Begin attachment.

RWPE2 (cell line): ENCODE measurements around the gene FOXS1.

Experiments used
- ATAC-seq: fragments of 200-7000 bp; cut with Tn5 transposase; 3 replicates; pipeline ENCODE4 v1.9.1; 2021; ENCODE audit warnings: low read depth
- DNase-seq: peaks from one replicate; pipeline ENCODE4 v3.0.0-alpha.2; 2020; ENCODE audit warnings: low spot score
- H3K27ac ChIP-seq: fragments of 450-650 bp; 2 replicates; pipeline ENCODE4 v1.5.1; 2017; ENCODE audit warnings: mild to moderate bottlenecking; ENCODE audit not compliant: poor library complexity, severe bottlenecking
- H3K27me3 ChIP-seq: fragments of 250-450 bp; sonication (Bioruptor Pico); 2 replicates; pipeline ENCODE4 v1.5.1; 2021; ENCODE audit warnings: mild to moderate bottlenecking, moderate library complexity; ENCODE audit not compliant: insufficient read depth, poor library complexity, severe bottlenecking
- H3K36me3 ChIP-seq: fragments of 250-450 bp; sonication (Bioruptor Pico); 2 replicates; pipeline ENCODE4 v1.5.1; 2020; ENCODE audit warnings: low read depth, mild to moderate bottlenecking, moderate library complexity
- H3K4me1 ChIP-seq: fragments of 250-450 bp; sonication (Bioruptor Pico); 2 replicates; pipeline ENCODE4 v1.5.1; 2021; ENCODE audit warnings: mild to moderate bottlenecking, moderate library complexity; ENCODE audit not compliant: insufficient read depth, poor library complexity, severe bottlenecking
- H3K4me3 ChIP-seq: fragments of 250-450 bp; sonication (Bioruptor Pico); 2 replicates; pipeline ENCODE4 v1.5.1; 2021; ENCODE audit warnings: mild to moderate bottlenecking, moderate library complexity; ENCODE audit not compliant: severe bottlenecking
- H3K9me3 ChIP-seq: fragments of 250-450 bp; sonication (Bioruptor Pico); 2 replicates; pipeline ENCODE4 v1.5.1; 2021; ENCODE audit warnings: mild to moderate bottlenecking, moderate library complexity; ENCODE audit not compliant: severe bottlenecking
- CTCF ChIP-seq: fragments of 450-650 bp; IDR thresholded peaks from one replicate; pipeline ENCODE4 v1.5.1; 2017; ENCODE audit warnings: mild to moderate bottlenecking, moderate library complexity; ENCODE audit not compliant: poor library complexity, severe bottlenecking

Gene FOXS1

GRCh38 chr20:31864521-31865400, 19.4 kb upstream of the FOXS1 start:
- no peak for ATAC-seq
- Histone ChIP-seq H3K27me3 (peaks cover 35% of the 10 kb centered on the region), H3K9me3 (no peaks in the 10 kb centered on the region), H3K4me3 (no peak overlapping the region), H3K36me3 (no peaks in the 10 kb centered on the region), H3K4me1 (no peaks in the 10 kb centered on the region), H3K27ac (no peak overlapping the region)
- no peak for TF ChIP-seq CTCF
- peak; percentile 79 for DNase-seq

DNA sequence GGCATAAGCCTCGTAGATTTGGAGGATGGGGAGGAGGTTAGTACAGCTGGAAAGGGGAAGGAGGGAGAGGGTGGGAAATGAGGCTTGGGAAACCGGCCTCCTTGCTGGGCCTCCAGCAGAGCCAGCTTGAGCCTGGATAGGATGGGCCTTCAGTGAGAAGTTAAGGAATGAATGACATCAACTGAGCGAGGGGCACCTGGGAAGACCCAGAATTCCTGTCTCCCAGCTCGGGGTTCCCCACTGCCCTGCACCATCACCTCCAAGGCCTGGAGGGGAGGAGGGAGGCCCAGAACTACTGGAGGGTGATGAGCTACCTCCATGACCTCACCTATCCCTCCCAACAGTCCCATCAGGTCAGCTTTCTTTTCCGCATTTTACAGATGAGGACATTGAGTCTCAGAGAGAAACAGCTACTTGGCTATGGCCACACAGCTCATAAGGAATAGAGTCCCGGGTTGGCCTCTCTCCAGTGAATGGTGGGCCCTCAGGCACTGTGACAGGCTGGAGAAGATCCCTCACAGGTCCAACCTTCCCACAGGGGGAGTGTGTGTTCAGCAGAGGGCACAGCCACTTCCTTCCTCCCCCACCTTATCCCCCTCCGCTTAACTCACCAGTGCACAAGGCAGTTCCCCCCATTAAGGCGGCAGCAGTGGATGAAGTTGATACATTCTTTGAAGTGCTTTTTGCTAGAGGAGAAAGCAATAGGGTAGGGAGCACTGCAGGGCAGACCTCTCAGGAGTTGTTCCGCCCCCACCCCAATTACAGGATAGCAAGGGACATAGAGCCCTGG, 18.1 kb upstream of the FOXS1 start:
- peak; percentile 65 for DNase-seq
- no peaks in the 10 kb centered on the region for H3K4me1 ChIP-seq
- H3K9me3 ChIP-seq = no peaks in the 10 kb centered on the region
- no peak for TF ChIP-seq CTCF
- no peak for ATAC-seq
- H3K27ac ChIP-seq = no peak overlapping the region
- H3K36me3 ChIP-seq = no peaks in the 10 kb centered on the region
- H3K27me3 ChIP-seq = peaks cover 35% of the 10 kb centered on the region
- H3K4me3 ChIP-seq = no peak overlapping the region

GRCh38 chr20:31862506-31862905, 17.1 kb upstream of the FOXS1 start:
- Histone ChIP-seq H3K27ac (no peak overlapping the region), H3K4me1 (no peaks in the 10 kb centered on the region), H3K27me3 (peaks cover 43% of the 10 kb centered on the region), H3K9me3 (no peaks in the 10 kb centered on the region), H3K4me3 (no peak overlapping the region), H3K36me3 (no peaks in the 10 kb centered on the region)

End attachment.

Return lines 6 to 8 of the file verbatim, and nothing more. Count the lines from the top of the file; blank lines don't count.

- H3K27me3 ChIP-seq: fragments of 250-450 bp; sonication (Bioruptor Pico); 2 replicates; pipeline ENCODE4 v1.5.1; 2021; ENCODE audit warnings: mild to moderate bottlenecking, moderate library complexity; ENCODE audit not compliant: insufficient read depth, poor library complexity, severe bottlenecking
- H3K36me3 ChIP-seq: fragments of 250-450 bp; sonication (Bioruptor Pico); 2 replicates; pipeline ENCODE4 v1.5.1; 2020; ENCODE audit warnings: low read depth, mild to moderate bottlenecking, moderate library complexity
- H3K4me1 ChIP-seq: fragments of 250-450 bp; sonication (Bioruptor Pico); 2 replicates; pipeline ENCODE4 v1.5.1; 2021; ENCODE audit warnings: mild to moderate bottlenecking, moderate library complexity; ENCODE audit not compliant: insufficient read depth, poor library complexity, severe bottlenecking